The combination of photo- and nickel catalysis (metallaphotocatalysis) has emerged as a powerful strategy for carbon–carbon and carbon–heteroatom cross couplings (1). Key to the success are redox or photosensitization events between a nickel- and a photocatalyst (PC). These protocols rely on a few photocatalysts that can only convert a small portion of visible light (<500 nm) into chemical energy. The high-energy photons that excite the photocatalyst can result in unwanted side reactions. Dyes that absorb a much broader spectrum of light are not applicable due to their short-lived excited states. We demonstrate a self-assembling catalyst system that overcomes this limitation. Immobilization of a nickel catalyst on dye-sensitized titanium dioxide results in a material that catalyzes carbon-heteroatom and carbon-carbon bond formations. The modular approach of dye-sensitized metallaphotocatalysts (DSMPs) accesses the entire visible light spectrum and allows tackling selectivity issues resulting from low-wavelengths strategically. The concept overcomes current limitations of metallaphotocatalysis by unlocking the potential of dyes that were previously unsuitable (2).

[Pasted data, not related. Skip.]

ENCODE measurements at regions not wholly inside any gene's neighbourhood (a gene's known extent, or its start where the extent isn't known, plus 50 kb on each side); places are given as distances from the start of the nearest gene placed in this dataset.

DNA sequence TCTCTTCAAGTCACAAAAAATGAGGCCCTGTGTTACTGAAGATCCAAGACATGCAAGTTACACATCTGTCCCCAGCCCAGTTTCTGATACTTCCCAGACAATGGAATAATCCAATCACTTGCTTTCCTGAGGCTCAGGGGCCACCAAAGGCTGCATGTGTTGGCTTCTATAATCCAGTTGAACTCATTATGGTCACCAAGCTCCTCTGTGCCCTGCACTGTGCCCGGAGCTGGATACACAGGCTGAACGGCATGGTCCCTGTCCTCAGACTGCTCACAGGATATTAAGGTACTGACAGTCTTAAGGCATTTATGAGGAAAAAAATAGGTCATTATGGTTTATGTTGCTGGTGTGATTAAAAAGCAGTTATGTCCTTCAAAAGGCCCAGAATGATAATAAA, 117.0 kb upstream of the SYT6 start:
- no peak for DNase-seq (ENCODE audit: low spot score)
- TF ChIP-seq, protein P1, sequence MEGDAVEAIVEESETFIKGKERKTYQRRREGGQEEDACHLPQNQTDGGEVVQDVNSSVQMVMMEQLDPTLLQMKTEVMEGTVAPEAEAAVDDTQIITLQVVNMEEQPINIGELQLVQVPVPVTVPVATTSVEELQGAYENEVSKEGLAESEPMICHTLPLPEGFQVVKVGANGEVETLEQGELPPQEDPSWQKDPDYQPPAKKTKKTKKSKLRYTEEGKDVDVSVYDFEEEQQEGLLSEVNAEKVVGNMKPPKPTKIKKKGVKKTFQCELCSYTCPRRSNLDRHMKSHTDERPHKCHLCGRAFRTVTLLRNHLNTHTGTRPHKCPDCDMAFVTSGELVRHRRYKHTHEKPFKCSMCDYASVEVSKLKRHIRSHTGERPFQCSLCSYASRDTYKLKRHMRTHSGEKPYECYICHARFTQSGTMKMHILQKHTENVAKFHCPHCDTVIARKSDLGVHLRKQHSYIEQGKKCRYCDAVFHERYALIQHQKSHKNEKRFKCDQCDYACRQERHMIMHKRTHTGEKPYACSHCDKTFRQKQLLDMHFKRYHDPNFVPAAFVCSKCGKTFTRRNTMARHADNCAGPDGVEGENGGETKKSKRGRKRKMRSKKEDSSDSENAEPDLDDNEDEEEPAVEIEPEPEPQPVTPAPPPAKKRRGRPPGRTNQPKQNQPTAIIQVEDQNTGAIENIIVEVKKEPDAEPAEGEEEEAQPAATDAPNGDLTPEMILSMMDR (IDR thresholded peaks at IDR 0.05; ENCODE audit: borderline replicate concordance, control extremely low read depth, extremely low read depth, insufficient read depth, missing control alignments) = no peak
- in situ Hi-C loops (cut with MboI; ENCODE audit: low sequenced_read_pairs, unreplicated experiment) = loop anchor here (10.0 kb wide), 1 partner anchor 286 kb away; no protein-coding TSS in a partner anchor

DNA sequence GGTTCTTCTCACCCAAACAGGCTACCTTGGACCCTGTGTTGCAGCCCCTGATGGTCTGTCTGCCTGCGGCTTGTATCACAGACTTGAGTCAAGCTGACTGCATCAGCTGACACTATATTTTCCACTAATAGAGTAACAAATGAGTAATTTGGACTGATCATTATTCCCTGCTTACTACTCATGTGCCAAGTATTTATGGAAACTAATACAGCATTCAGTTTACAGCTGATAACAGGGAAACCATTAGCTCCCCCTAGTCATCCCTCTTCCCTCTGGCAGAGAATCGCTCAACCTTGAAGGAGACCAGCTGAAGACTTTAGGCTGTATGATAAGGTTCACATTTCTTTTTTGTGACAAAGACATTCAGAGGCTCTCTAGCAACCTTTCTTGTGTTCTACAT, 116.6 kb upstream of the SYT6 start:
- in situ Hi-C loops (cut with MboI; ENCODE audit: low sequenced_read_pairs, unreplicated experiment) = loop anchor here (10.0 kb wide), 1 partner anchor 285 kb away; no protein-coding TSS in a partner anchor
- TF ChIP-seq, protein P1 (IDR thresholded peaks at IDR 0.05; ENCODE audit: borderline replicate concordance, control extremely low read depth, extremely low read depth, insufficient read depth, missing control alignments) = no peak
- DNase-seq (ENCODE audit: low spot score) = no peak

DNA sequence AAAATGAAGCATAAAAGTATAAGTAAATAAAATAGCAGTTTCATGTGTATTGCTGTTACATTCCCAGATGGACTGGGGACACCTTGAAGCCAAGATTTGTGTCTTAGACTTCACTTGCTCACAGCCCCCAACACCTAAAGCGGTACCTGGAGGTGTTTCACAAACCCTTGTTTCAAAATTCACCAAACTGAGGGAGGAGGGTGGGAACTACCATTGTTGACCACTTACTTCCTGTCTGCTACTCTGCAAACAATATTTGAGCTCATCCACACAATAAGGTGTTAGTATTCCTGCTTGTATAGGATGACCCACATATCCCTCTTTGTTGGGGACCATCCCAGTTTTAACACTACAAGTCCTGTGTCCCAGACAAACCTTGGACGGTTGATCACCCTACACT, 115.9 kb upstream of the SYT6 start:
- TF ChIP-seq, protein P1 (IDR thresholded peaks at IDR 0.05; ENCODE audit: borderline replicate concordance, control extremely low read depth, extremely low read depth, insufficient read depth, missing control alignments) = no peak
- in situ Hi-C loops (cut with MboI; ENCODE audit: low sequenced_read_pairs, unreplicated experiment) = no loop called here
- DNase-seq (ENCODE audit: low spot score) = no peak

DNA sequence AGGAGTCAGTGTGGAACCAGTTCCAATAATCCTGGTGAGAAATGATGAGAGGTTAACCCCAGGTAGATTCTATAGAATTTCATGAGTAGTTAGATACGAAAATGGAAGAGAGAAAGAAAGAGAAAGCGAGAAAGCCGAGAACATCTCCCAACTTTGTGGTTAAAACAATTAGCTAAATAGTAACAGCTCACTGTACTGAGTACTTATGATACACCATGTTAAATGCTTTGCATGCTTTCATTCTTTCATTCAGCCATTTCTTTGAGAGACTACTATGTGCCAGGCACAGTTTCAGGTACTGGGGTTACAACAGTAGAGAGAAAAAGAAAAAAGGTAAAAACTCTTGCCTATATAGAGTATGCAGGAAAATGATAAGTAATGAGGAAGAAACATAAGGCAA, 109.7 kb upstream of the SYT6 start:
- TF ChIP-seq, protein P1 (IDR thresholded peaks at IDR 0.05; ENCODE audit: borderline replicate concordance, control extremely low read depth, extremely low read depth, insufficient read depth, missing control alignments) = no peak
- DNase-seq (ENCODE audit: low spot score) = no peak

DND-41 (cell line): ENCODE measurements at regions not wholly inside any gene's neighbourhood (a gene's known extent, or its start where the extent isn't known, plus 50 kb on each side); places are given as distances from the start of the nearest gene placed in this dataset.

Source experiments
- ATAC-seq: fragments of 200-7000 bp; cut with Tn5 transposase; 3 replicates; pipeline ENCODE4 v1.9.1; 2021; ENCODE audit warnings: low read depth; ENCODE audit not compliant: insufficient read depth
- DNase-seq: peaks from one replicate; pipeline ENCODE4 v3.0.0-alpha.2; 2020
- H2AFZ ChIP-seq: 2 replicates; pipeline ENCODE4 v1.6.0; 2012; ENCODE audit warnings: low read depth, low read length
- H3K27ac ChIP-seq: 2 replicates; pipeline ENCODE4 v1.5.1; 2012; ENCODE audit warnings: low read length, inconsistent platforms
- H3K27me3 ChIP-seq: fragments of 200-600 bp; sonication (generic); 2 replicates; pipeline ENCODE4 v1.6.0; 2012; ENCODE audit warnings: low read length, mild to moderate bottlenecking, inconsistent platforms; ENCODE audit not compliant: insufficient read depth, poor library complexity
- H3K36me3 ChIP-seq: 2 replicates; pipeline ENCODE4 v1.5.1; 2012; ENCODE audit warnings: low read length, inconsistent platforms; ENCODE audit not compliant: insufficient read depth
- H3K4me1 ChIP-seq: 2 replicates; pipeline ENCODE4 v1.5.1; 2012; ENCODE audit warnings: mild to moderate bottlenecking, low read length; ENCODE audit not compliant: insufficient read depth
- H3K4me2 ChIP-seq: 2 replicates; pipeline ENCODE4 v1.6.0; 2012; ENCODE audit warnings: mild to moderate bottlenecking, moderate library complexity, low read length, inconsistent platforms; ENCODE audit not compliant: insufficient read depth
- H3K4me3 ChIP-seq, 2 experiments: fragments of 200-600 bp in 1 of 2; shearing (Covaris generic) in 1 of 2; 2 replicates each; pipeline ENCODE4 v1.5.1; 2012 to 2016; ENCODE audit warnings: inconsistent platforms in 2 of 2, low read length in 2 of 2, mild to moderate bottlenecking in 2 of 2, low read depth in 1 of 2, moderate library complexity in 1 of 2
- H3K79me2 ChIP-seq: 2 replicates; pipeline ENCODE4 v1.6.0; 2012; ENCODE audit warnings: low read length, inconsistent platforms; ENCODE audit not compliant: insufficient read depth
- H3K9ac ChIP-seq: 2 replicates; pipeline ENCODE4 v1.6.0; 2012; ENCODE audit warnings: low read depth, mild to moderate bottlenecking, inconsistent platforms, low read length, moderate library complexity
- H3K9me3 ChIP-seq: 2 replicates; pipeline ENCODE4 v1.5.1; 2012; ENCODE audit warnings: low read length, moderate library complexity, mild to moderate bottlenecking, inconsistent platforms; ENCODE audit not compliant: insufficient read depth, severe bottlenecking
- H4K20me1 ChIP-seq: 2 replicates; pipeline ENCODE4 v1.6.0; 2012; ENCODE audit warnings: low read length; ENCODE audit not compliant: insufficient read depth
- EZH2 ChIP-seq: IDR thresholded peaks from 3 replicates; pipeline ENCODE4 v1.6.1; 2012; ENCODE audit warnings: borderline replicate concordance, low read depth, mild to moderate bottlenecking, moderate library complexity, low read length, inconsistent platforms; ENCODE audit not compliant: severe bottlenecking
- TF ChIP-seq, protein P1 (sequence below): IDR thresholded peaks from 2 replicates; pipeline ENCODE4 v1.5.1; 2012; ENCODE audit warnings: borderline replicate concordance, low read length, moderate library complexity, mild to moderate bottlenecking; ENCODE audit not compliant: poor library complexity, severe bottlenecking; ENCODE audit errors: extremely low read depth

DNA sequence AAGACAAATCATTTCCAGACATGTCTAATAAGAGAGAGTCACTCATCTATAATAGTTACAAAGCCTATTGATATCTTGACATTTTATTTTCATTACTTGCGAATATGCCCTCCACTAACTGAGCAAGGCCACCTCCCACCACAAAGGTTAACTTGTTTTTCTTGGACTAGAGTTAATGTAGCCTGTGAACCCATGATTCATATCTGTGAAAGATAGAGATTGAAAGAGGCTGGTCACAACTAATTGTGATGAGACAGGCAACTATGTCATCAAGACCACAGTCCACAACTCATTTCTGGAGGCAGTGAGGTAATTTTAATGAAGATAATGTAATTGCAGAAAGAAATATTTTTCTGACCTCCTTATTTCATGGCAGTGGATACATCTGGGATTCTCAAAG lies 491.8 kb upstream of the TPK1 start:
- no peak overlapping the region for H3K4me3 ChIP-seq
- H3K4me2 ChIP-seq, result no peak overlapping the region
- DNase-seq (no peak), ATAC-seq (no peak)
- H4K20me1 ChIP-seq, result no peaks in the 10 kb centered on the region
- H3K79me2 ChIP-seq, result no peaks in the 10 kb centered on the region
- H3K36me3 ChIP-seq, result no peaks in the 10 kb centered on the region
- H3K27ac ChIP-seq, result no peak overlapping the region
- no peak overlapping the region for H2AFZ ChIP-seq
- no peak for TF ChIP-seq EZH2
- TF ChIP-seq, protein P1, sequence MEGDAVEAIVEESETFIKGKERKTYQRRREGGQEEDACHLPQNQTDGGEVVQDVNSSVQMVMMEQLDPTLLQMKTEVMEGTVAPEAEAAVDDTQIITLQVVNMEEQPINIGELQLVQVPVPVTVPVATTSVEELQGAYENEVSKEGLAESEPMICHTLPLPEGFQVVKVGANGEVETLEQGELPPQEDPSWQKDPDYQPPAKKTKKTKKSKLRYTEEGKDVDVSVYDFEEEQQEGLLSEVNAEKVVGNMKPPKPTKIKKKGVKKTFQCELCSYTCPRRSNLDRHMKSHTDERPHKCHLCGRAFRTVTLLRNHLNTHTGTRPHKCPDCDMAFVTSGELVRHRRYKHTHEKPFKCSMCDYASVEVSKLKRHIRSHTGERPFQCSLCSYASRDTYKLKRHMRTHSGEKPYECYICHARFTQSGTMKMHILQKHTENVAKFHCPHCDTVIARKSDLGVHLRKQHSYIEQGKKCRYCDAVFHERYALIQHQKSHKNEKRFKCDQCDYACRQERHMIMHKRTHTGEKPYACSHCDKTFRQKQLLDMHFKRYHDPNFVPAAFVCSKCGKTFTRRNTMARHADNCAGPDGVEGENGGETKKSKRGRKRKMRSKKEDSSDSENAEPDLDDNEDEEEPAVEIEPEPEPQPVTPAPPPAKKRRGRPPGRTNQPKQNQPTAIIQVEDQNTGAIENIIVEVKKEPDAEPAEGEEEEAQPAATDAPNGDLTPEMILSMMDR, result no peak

J. Twilton, C. Le, P. Zhang, M. H. Shaw, R. W. Evans, D. W. C. MacMillan, Nat.Rev. Chem. 2017, 1, 0052.
 S.Reischauer, V. Strauss, B. Pieber, ChemRxiv. Preprint https://doi.org/10.26434/chemrxiv.12444908